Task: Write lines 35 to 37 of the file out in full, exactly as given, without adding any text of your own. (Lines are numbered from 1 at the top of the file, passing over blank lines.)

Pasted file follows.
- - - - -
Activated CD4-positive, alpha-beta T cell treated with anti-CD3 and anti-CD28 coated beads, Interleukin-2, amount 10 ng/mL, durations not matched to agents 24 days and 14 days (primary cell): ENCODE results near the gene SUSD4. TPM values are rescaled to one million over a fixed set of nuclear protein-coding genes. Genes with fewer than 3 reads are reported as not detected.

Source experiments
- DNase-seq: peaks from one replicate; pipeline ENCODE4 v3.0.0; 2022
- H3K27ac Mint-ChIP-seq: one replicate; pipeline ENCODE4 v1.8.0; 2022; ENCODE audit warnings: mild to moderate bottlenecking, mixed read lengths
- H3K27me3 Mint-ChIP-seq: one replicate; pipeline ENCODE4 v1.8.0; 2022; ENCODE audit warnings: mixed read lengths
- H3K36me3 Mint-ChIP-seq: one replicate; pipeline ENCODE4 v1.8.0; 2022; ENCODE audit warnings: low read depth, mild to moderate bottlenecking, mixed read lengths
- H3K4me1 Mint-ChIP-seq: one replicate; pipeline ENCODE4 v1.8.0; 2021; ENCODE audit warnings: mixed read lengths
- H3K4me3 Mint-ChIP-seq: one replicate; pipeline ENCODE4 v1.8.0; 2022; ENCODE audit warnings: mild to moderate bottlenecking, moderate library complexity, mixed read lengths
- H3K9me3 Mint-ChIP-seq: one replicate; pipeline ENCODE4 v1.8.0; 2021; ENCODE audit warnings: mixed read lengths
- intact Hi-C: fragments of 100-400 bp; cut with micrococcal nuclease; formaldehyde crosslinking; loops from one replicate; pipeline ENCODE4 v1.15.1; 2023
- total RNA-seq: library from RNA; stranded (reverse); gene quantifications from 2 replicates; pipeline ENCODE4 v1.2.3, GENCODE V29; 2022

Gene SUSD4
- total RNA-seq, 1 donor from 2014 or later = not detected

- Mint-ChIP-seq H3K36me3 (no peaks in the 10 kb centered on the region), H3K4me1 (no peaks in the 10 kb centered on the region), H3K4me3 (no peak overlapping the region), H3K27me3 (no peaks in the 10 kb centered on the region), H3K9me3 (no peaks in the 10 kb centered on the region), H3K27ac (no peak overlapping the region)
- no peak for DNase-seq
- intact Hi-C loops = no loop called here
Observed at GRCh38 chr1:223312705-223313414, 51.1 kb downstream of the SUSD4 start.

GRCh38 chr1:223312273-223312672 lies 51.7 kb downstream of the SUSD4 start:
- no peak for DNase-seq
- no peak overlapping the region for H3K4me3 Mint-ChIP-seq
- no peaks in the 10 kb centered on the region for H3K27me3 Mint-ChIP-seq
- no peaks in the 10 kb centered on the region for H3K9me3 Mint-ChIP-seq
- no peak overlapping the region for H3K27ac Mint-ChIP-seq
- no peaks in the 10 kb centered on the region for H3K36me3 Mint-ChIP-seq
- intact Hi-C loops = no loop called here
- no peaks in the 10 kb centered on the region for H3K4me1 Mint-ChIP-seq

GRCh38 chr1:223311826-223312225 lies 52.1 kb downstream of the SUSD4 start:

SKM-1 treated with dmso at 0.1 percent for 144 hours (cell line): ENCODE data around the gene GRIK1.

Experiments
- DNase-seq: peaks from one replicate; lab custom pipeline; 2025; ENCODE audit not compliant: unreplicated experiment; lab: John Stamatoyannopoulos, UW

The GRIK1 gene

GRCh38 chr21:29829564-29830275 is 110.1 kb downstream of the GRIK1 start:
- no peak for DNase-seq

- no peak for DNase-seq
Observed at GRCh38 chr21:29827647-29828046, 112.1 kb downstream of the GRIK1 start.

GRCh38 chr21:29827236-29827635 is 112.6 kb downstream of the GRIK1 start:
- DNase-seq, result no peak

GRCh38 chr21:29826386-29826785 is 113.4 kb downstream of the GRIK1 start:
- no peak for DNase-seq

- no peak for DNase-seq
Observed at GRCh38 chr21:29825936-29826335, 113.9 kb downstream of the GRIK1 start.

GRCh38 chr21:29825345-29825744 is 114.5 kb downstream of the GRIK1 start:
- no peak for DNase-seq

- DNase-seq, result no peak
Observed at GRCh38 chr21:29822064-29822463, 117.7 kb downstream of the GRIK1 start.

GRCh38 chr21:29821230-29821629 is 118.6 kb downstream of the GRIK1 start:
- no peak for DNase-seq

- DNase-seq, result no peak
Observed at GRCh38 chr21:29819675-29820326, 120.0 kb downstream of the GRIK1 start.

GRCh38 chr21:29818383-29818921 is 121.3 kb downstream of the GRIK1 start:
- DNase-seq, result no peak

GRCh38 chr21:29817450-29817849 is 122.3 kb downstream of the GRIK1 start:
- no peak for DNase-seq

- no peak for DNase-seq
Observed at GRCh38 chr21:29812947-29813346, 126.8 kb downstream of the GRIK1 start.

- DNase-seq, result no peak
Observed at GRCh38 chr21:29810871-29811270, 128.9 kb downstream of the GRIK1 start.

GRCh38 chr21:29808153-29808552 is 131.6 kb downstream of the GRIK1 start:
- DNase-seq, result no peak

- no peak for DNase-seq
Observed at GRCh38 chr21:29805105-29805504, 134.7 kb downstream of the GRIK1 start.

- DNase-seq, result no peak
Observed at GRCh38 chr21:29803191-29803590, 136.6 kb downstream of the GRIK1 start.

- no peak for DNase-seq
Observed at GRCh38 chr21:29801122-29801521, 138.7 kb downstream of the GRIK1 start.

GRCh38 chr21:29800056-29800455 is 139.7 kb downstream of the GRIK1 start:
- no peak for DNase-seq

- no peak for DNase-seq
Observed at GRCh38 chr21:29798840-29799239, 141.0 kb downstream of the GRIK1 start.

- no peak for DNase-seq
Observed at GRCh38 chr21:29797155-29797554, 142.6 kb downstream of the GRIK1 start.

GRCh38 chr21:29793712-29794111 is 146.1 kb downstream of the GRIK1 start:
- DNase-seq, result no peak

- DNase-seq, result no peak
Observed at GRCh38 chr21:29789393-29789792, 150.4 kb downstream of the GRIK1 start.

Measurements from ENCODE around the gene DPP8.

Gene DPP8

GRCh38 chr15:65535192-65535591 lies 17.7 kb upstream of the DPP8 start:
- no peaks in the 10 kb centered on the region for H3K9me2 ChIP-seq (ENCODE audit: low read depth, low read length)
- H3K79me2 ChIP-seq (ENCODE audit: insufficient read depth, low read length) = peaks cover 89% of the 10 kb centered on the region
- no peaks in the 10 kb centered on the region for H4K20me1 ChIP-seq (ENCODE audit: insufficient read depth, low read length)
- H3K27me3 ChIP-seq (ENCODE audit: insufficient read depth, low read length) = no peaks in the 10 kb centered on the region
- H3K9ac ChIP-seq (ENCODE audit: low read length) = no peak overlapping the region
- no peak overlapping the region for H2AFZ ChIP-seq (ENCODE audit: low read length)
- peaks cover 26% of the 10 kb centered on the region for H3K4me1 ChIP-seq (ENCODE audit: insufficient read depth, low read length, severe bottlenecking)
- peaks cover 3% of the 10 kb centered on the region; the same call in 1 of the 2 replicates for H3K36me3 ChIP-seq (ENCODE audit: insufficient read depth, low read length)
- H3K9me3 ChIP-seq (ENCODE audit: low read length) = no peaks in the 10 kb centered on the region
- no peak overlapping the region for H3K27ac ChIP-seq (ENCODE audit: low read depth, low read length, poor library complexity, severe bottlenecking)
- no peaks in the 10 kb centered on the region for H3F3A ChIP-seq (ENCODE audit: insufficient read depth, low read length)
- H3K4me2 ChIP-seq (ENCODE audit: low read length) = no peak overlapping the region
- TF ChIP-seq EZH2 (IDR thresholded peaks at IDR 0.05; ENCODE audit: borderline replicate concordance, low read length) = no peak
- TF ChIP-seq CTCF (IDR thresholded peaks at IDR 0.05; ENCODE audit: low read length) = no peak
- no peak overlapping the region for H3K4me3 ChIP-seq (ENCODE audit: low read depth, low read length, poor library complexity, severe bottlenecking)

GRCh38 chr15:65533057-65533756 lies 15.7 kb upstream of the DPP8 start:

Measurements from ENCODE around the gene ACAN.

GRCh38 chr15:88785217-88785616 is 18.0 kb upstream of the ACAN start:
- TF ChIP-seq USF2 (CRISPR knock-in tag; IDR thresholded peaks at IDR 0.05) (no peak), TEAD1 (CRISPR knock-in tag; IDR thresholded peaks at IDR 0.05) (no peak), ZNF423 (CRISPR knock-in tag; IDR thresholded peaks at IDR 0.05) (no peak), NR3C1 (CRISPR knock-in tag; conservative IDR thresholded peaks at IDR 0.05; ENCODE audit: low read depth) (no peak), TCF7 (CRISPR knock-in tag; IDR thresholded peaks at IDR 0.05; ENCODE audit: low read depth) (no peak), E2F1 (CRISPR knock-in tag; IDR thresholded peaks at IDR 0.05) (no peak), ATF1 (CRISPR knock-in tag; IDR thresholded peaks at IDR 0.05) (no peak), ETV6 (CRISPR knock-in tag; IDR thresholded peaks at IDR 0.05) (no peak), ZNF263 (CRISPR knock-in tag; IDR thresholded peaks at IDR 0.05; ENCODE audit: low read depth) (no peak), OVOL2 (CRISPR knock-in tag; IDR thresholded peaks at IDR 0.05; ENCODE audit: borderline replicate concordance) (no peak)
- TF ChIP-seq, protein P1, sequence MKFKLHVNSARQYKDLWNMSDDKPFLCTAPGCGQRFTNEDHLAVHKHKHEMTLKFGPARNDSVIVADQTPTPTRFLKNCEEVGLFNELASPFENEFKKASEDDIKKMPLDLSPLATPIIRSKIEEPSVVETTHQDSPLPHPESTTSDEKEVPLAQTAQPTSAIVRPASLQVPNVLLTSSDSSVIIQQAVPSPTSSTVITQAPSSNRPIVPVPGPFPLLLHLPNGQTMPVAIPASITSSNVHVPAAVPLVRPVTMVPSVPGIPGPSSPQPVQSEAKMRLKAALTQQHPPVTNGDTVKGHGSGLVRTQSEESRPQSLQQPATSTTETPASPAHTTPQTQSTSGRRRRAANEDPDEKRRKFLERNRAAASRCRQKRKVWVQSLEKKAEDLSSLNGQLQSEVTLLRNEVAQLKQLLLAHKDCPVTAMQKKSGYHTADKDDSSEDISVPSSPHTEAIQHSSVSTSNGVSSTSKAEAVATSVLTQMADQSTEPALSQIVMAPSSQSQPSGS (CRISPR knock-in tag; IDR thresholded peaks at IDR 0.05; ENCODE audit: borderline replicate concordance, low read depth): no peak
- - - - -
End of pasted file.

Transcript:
Observed at GRCh38 chr21:29827647-29828046, 112.1 kb downstream of the GRIK1 start.

GRCh38 chr21:29827236-29827635 is 112.6 kb downstream of the GRIK1 start:
- DNase-seq, result no peak